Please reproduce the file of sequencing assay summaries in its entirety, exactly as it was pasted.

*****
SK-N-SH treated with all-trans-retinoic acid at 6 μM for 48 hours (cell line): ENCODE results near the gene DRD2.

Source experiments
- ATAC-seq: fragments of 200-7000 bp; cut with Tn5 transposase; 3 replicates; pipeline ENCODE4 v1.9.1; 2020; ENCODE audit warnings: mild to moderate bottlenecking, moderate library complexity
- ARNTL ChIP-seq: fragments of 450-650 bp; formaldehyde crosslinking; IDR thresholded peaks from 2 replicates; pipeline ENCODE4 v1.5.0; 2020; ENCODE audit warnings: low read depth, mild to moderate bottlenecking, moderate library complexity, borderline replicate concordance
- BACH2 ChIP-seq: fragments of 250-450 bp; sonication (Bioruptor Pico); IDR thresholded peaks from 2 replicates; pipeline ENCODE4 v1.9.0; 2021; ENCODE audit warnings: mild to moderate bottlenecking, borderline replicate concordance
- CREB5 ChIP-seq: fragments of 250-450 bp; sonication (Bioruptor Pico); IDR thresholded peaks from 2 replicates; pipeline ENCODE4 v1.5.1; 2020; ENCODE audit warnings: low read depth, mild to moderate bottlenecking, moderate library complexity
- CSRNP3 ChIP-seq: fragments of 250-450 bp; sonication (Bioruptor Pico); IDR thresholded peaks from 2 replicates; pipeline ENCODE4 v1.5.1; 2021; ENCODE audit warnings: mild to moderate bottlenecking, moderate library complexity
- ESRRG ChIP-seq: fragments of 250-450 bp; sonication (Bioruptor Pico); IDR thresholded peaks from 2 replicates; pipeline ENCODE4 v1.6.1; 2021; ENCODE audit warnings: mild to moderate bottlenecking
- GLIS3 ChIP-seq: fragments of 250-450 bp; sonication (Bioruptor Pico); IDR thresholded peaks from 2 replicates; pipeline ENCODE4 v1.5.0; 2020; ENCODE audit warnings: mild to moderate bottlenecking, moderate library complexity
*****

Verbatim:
SK-N-SH treated with all-trans-retinoic acid at 6 μM for 48 hours (cell line): ENCODE results near the gene DRD2.

Source experiments
- ATAC-seq: fragments of 200-7000 bp; cut with Tn5 transposase; 3 replicates; pipeline ENCODE4 v1.9.1; 2020; ENCODE audit warnings: mild to moderate bottlenecking, moderate library complexity
- ARNTL ChIP-seq: fragments of 450-650 bp; formaldehyde crosslinking; IDR thresholded peaks from 2 replicates; pipeline ENCODE4 v1.5.0; 2020; ENCODE audit warnings: low read depth, mild to moderate bottlenecking, moderate library complexity, borderline replicate concordance
- BACH2 ChIP-seq: fragments of 250-450 bp; sonication (Bioruptor Pico); IDR thresholded peaks from 2 replicates; pipeline ENCODE4 v1.9.0; 2021; ENCODE audit warnings: mild to moderate bottlenecking, borderline replicate concordance
- CREB5 ChIP-seq: fragments of 250-450 bp; sonication (Bioruptor Pico); IDR thresholded peaks from 2 replicates; pipeline ENCODE4 v1.5.1; 2020; ENCODE audit warnings: low read depth, mild to moderate bottlenecking, moderate library complexity
- CSRNP3 ChIP-seq: fragments of 250-450 bp; sonication (Bioruptor Pico); IDR thresholded peaks from 2 replicates; pipeline ENCODE4 v1.5.1; 2021; ENCODE audit warnings: mild to moderate bottlenecking, moderate library complexity
- ESRRG ChIP-seq: fragments of 250-450 bp; sonication (Bioruptor Pico); IDR thresholded peaks from 2 replicates; pipeline ENCODE4 v1.6.1; 2021; ENCODE audit warnings: mild to moderate bottlenecking
- GLIS3 ChIP-seq: fragments of 250-450 bp; sonication (Bioruptor Pico); IDR thresholded peaks from 2 replicates; pipeline ENCODE4 v1.5.0; 2020; ENCODE audit warnings: mild to moderate bottlenecking, moderate library complexity